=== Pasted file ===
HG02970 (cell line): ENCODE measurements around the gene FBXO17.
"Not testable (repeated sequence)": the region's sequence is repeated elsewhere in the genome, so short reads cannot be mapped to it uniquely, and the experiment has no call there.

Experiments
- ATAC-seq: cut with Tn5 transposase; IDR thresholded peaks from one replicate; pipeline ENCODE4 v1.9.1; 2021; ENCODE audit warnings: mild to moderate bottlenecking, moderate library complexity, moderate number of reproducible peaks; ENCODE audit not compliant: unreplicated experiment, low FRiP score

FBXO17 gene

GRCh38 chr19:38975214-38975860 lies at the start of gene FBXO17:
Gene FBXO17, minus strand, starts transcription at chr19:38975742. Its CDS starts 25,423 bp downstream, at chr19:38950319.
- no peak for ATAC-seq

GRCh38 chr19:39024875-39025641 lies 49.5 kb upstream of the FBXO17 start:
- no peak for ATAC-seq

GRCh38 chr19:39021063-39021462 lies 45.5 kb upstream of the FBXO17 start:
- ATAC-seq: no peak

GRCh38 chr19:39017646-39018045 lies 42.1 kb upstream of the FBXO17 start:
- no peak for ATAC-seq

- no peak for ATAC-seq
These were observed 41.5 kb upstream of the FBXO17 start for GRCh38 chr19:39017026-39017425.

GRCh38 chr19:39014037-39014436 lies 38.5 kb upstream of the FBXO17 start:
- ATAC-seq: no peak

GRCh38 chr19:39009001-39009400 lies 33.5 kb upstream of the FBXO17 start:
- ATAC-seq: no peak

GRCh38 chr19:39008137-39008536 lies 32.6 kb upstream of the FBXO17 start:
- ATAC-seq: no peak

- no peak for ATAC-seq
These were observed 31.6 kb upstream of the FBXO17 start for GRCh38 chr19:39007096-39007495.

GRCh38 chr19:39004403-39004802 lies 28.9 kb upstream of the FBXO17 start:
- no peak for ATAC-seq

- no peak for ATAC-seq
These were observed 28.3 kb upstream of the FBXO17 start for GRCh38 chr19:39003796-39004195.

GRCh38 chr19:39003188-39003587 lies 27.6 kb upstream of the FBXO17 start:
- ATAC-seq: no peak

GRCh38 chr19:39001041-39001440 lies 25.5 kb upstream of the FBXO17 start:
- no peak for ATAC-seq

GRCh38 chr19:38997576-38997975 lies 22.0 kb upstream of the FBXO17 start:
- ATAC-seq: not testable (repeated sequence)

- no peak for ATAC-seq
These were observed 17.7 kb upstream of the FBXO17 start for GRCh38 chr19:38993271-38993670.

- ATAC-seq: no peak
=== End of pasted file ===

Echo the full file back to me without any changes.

HG02970 (cell line): ENCODE measurements around the gene FBXO17.
"Not testable (repeated sequence)": the region's sequence is repeated elsewhere in the genome, so short reads cannot be mapped to it uniquely, and the experiment has no call there.

Experiments
- ATAC-seq: cut with Tn5 transposase; IDR thresholded peaks from one replicate; pipeline ENCODE4 v1.9.1; 2021; ENCODE audit warnings: mild to moderate bottlenecking, moderate library complexity, moderate number of reproducible peaks; ENCODE audit not compliant: unreplicated experiment, low FRiP score

FBXO17 gene

GRCh38 chr19:38975214-38975860 lies at the start of gene FBXO17:
Gene FBXO17, minus strand, starts transcription at chr19:38975742. Its CDS starts 25,423 bp downstream, at chr19:38950319.
- no peak for ATAC-seq

GRCh38 chr19:39024875-39025641 lies 49.5 kb upstream of the FBXO17 start:
- no peak for ATAC-seq

GRCh38 chr19:39021063-39021462 lies 45.5 kb upstream of the FBXO17 start:
- ATAC-seq: no peak

GRCh38 chr19:39017646-39018045 lies 42.1 kb upstream of the FBXO17 start:
- no peak for ATAC-seq

- no peak for ATAC-seq
These were observed 41.5 kb upstream of the FBXO17 start for GRCh38 chr19:39017026-39017425.

GRCh38 chr19:39014037-39014436 lies 38.5 kb upstream of the FBXO17 start:
- ATAC-seq: no peak

GRCh38 chr19:39009001-39009400 lies 33.5 kb upstream of the FBXO17 start:
- ATAC-seq: no peak

GRCh38 chr19:39008137-39008536 lies 32.6 kb upstream of the FBXO17 start:
- ATAC-seq: no peak

- no peak for ATAC-seq
These were observed 31.6 kb upstream of the FBXO17 start for GRCh38 chr19:39007096-39007495.

GRCh38 chr19:39004403-39004802 lies 28.9 kb upstream of the FBXO17 start:
- no peak for ATAC-seq

- no peak for ATAC-seq
These were observed 28.3 kb upstream of the FBXO17 start for GRCh38 chr19:39003796-39004195.

GRCh38 chr19:39003188-39003587 lies 27.6 kb upstream of the FBXO17 start:
- ATAC-seq: no peak

GRCh38 chr19:39001041-39001440 lies 25.5 kb upstream of the FBXO17 start:
- no peak for ATAC-seq

GRCh38 chr19:38997576-38997975 lies 22.0 kb upstream of the FBXO17 start:
- ATAC-seq: not testable (repeated sequence)

- no peak for ATAC-seq
These were observed 17.7 kb upstream of the FBXO17 start for GRCh38 chr19:38993271-38993670.

- ATAC-seq: no peak